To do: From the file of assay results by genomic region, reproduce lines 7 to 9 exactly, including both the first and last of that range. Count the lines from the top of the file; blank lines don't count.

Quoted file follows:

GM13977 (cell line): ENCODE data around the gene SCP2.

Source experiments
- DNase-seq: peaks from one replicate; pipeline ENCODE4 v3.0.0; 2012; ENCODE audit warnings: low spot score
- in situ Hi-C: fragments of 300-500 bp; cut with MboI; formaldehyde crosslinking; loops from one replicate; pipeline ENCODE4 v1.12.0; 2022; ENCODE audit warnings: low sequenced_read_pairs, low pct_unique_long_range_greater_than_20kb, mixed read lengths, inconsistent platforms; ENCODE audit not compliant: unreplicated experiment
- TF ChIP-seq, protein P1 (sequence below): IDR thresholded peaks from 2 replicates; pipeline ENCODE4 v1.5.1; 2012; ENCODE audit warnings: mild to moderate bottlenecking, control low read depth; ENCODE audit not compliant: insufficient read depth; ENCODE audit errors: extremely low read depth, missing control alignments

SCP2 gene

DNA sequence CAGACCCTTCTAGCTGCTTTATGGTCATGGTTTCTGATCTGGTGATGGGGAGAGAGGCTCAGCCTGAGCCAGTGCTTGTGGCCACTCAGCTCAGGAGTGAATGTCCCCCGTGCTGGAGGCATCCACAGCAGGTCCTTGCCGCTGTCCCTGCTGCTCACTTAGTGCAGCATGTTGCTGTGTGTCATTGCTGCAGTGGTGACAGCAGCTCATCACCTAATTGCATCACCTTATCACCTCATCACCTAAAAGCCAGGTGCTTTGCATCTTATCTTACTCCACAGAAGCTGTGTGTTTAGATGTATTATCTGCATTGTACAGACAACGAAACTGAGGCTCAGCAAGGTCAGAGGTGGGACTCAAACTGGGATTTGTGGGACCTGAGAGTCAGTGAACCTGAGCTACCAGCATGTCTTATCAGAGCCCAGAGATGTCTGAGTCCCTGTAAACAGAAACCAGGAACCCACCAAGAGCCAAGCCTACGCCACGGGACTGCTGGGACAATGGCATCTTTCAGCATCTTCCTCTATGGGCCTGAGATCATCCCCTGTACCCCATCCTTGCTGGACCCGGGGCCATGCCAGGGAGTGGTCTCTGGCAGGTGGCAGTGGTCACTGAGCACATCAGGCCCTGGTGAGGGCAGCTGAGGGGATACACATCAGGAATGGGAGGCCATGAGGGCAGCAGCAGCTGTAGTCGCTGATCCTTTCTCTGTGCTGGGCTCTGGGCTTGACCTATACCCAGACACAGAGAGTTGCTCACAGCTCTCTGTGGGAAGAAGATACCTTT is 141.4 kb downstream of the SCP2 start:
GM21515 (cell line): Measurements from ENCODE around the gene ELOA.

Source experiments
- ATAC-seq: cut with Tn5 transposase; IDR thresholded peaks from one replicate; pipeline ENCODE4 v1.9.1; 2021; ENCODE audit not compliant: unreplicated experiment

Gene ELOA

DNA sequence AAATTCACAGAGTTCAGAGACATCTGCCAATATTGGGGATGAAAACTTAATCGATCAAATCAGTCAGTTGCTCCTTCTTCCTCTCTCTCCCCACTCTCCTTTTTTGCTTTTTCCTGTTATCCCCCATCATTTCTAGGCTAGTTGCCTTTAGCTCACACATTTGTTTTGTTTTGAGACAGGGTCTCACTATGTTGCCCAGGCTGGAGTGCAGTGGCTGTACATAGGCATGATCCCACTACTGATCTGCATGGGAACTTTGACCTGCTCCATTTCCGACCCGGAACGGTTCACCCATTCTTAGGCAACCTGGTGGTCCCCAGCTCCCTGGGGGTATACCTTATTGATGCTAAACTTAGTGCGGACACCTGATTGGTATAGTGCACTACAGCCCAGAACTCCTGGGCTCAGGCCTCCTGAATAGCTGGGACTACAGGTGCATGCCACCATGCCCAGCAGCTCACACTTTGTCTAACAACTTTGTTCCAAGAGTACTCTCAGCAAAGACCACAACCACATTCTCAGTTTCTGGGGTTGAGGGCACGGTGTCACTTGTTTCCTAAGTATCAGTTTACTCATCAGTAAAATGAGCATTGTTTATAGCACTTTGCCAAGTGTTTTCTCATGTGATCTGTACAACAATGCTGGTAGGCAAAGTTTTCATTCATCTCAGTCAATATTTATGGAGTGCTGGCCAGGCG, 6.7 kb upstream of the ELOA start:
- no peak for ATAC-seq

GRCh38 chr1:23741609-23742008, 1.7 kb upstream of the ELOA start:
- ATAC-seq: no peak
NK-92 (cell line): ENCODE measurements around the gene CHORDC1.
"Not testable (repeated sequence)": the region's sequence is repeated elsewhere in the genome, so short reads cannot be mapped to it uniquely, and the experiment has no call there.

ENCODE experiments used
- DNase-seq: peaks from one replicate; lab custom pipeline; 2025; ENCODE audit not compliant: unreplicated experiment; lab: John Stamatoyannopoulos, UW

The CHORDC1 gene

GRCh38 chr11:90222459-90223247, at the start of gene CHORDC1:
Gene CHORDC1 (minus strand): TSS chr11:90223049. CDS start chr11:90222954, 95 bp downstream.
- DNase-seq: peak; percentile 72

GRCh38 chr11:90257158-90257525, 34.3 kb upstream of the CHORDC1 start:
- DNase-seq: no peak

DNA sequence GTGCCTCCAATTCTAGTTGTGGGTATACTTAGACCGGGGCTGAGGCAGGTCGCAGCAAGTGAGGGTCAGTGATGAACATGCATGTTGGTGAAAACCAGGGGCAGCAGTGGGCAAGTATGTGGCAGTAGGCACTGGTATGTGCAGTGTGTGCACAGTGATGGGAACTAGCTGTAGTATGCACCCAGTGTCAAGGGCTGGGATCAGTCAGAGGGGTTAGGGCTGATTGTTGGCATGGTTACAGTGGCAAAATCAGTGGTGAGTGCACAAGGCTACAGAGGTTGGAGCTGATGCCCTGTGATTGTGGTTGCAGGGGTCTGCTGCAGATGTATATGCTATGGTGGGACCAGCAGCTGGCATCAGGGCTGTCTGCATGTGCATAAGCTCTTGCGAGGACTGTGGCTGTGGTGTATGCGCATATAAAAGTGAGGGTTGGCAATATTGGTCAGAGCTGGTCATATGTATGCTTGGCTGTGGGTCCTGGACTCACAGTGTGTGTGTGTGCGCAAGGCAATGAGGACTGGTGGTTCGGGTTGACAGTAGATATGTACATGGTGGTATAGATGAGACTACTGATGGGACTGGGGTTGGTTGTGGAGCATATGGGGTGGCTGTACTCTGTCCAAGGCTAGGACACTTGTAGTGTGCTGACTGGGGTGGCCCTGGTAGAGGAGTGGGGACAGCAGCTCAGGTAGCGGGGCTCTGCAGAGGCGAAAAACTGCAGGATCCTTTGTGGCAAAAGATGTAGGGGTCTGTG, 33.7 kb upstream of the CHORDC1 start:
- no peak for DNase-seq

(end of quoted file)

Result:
DNA sequence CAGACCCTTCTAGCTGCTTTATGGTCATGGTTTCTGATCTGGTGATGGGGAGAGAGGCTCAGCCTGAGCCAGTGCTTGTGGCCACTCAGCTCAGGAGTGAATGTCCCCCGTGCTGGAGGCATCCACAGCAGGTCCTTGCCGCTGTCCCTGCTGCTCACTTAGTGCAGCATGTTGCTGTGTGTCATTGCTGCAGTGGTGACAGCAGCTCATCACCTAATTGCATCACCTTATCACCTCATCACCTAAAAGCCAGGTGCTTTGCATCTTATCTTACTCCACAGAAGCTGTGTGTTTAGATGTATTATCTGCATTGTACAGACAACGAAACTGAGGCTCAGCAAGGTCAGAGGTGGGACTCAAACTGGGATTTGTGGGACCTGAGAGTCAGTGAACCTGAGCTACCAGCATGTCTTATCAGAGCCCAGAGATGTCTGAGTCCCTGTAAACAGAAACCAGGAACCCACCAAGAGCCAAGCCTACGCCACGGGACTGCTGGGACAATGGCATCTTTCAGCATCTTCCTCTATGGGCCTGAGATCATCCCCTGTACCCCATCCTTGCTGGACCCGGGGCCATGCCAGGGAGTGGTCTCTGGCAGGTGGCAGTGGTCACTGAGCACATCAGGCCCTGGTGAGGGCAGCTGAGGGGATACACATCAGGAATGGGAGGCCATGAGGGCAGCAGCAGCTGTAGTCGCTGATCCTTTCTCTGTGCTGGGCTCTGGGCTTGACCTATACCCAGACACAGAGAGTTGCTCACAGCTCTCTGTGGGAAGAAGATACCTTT is 141.4 kb downstream of the SCP2 start:
GM21515 (cell line): Measurements from ENCODE around the gene ELOA.

Source experiments